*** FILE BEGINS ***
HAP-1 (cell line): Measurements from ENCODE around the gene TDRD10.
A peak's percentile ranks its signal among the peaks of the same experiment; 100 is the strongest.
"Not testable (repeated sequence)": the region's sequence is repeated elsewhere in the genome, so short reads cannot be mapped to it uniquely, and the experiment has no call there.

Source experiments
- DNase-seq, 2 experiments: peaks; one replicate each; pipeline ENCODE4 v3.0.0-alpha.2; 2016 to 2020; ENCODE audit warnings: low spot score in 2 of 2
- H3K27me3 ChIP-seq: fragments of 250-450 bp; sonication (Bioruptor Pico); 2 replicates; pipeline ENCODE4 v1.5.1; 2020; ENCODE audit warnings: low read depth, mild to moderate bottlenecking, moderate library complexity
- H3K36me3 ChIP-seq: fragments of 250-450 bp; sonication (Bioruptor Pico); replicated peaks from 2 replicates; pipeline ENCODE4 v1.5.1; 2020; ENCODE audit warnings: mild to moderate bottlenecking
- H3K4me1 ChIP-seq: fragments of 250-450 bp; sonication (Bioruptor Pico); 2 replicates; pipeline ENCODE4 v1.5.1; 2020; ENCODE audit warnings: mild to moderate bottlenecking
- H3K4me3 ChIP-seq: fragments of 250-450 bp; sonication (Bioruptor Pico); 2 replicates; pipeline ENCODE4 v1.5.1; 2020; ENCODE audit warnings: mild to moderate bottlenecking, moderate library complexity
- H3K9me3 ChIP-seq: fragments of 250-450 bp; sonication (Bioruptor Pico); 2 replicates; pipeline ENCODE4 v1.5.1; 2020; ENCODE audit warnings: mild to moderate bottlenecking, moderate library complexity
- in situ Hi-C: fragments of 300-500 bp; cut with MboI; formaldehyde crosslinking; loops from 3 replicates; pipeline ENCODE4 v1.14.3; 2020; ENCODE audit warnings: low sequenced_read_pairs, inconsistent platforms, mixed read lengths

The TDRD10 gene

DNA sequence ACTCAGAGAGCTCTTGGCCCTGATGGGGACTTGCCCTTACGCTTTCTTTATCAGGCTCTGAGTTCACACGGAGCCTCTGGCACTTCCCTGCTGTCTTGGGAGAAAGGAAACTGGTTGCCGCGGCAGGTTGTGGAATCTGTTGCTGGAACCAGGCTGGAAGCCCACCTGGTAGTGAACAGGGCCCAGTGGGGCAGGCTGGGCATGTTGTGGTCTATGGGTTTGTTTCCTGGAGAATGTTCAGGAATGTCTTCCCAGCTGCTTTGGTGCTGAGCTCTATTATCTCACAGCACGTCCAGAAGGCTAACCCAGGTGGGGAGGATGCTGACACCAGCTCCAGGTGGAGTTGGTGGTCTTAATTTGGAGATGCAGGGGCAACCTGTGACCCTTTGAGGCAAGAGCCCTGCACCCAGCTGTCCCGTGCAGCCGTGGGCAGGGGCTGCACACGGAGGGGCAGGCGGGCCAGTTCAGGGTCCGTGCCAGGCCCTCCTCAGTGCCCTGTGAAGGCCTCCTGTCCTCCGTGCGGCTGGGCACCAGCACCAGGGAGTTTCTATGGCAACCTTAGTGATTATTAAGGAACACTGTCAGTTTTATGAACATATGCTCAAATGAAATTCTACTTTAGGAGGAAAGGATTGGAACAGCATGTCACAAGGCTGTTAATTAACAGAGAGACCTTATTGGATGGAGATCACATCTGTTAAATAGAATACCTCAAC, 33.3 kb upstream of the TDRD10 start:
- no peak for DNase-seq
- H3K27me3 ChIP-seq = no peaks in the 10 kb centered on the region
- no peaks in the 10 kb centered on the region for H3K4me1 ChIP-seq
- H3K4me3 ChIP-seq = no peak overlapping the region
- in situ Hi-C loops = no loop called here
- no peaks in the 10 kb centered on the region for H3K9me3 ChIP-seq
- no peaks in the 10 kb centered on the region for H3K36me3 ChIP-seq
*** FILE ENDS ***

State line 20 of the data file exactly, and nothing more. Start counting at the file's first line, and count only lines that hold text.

- no peaks in the 10 kb centered on the region for H3K36me3 ChIP-seq